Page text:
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Awesome Music / Michael Jackson

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Jackson's music pretty much WAS the music of the '80s if you weren't into New Wave or Hair Metal, and most likely helped inspire or kickstart a few new musical genres on its own.

  • "Ben," one of Young Michael's solo songs, from the film of the same name. Beautiful ballad, and even more beautifully sung.
  • "Blame It on the Boogie" with The Jackson Five (actually The Jacksons), proof that disco can stand the test of time.
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  • "Shake Your Body (Down to the Ground)". Eight minutes of pure, concentrated awesome. Listen closely, and you can even hear what must be an early inspiration for "Thriller".
  • Off the Wall was the first of the triptych of Michael Jackson albums (along with Thriller and Bad) produced by jazz legend Quincy Jones, and marks the point where his solo career really took off; it spawned four singles - "Don't Stop 'Til You Get Enough", "Rock with You", "Off the Wall", and "She's Out of My Life" - and every one reached the top 10 in the US.note 
    • "Don't Stop 'Til You Get Enough" was his first big solo smash, topping the charts in the USA, Australia, and New Zealand, and at least reaching the top 5 in Canada and many parts of Europe. The video is a fascinating proto-MTV exercise in green screen effects, with three copies of Michael dancing on screen at once in some shots.
    • The Rod Temperton-penned "Rock with You" was the album's second Billboard chart-topper, and is another great disco/post-disco track, with an awesome Truck Driver's Gear Change after the instrumental break. The video follows the trajectory from Performance Video to Concept Video started by "Don't Stop 'Til You Get Enough", with Michael singing and dancing in a sequined suit, lit from behind in bright green.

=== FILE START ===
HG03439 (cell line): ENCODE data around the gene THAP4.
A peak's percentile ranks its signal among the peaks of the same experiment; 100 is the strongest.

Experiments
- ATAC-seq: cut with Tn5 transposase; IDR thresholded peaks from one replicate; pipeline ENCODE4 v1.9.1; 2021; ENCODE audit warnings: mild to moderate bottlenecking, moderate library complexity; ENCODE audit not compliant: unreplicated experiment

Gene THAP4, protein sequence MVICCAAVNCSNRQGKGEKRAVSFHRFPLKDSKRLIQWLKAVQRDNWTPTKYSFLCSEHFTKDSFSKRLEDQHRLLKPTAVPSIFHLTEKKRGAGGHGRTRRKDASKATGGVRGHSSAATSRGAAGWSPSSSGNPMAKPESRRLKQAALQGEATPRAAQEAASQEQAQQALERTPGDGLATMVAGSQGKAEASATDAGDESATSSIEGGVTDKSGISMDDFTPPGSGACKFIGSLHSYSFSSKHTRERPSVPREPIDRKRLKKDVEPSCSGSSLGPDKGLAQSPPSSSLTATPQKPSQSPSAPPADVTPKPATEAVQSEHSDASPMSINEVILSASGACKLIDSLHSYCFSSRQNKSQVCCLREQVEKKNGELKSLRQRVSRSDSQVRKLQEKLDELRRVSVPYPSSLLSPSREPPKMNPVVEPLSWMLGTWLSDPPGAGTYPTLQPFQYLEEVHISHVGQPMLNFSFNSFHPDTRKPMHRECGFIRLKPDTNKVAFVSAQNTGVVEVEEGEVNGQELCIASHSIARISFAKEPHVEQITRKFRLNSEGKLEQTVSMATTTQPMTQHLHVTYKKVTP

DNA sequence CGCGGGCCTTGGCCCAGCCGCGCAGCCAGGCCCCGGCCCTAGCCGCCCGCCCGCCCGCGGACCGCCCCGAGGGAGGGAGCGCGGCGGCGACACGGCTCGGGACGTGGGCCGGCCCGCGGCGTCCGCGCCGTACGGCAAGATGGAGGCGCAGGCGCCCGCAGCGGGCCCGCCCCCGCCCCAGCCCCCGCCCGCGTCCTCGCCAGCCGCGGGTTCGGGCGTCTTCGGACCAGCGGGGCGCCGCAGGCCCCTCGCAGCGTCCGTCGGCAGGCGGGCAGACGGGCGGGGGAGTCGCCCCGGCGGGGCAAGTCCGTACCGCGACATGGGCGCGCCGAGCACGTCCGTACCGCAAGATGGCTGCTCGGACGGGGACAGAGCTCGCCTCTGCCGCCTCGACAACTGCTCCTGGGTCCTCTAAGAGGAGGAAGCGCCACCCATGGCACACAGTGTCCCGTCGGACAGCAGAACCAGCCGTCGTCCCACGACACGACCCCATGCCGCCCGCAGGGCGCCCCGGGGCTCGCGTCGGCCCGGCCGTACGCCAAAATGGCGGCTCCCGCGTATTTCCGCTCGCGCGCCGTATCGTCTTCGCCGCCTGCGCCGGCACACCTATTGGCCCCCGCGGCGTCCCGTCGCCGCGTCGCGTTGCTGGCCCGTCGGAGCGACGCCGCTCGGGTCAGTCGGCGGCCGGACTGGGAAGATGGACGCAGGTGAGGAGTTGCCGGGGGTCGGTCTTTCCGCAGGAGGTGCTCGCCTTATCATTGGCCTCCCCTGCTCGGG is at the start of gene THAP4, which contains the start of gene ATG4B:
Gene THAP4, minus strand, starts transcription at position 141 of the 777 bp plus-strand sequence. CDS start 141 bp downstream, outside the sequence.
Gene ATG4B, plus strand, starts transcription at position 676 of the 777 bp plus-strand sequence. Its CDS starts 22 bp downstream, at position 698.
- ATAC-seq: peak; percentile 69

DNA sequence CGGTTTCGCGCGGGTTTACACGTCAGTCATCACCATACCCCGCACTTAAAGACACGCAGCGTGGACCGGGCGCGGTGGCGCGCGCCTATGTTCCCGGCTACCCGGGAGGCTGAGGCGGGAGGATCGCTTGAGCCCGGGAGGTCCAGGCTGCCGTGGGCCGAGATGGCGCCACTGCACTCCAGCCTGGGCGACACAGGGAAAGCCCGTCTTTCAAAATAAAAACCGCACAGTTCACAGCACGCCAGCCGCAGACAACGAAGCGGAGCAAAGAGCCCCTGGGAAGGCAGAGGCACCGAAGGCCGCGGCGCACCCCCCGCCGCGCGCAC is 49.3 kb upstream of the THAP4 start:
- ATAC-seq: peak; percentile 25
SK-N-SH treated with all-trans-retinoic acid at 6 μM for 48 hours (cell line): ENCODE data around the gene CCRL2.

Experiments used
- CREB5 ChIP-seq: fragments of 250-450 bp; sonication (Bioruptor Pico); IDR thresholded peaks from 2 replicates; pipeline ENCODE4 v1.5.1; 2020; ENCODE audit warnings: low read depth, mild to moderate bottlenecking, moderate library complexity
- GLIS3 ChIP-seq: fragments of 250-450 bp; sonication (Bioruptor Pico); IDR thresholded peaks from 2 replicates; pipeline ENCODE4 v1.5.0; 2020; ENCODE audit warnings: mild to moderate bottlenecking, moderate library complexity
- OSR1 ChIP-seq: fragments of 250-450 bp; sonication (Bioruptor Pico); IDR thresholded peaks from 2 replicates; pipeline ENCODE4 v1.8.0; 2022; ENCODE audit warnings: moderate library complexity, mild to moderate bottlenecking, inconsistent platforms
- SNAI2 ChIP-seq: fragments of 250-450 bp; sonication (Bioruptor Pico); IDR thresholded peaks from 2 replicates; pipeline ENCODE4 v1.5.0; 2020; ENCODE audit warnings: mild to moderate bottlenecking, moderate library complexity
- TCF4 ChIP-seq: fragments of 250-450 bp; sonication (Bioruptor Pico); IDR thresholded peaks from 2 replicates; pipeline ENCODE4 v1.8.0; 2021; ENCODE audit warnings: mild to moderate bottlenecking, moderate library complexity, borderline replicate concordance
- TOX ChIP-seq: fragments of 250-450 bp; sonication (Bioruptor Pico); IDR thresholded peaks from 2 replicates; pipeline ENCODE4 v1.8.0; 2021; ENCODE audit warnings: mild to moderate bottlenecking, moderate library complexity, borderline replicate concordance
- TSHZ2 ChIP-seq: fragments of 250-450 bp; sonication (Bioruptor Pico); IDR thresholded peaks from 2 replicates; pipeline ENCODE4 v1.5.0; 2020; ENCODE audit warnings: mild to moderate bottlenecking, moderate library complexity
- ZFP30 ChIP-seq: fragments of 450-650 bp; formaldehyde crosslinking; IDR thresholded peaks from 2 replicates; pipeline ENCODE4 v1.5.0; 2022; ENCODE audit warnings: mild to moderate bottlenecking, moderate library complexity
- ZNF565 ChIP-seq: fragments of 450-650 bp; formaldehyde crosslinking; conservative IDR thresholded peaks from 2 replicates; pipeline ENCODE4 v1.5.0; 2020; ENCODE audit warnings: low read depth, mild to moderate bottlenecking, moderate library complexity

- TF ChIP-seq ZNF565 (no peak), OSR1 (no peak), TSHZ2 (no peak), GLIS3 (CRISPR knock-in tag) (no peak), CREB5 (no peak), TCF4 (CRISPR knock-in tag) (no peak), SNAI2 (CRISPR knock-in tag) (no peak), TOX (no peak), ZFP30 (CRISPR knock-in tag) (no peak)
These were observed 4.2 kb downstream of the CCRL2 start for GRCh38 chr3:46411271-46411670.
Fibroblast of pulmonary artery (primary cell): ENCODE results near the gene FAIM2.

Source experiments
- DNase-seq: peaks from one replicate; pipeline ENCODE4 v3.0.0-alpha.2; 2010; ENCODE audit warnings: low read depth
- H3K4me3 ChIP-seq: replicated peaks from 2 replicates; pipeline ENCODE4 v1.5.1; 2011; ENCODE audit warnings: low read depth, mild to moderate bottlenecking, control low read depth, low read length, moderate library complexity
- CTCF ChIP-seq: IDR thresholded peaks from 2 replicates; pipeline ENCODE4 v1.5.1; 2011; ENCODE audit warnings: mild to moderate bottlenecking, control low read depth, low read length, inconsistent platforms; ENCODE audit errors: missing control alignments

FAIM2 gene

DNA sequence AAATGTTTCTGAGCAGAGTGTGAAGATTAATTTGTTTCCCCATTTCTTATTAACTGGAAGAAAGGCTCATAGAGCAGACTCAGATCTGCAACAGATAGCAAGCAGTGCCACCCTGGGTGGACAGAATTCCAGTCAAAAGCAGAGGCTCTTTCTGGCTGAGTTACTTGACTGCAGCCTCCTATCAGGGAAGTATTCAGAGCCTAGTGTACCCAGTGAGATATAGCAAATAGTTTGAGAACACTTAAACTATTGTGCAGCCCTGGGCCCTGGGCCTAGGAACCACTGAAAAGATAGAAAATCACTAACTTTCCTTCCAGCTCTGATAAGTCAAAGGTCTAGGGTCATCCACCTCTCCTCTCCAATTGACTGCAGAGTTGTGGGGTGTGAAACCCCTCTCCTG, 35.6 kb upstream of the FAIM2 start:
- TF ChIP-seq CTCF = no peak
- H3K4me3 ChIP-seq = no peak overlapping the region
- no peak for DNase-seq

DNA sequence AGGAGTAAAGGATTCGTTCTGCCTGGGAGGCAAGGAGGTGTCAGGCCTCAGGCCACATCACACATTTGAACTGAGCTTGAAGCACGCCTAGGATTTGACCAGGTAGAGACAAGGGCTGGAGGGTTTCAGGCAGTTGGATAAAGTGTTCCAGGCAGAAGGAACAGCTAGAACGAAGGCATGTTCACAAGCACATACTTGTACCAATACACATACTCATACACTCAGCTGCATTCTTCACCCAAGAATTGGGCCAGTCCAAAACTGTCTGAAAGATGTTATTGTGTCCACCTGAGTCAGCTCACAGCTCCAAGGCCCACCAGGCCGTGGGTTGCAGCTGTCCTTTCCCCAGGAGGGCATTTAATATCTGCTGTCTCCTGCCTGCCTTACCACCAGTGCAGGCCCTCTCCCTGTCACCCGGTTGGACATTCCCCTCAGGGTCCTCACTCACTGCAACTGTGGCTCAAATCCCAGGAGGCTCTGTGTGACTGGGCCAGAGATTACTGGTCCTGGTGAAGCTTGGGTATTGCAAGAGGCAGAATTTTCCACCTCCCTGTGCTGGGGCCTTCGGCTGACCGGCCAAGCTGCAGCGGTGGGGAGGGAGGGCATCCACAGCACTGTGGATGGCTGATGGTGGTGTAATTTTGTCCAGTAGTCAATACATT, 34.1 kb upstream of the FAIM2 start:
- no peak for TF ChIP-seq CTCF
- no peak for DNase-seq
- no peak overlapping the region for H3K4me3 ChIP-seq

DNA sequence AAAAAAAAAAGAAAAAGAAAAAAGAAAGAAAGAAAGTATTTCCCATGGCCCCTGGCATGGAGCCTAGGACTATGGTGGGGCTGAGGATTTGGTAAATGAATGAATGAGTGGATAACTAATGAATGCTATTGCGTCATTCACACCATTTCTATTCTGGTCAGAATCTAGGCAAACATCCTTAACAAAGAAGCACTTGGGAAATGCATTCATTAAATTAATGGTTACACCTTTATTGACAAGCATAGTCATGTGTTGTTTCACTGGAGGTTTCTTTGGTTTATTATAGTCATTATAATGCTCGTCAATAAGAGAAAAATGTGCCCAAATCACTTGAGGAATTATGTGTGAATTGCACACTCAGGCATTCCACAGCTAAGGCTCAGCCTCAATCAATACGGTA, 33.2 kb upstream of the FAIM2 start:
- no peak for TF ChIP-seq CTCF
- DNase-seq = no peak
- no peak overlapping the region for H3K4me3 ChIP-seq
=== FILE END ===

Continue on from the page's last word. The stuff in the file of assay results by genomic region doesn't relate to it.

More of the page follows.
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    • "Get on the Floor", featuring absolutely furious slap-bass from Louis Johnson, who co-wrote the song with Michael and later played the famous bassline on "Billie Jean".
    • The title track is another first rate entry in the disco/funk style that was part of Michael's sound in the late 1970s, and although the Laughing Mad intro is a bit hammy, it's hard to resist the song's entreaties to just cut loose on the dance floor.
      Tonight, gotta leave that nine to five upon the shelf
      And just enjoy yourself
      Groove, let the madness and the music get to you
      Life ain't so bad at all
      When you're livin' off the wall
  • Not for nothing is Thriller by far the best-selling album of all time by any artist, ever. Jackson wanted to assemble an album with no filler tracks, resulting in nine songs of which seven were released as singles, with every one reaching the Top 10 on the Billboard charts.note  "Thriller", "Beat It", and "Billie Jean" were also matched to videos which collectively revolutionised the medium of the music video.
    • The album hits the ground running full speed with two songs in the same disco/funk style as most of Off the Wall, but even more so:
      • "Wanna Be Startin' Somethin'" starts with a driving bass and drum beat and adds a first rate horn section in counterpoint to Jackson's angry vocals about rumourmongering for the sake of starting fights. Despite its fast tempo and major key, it is one of the most frightening yet fascinating tracks he ever recorded.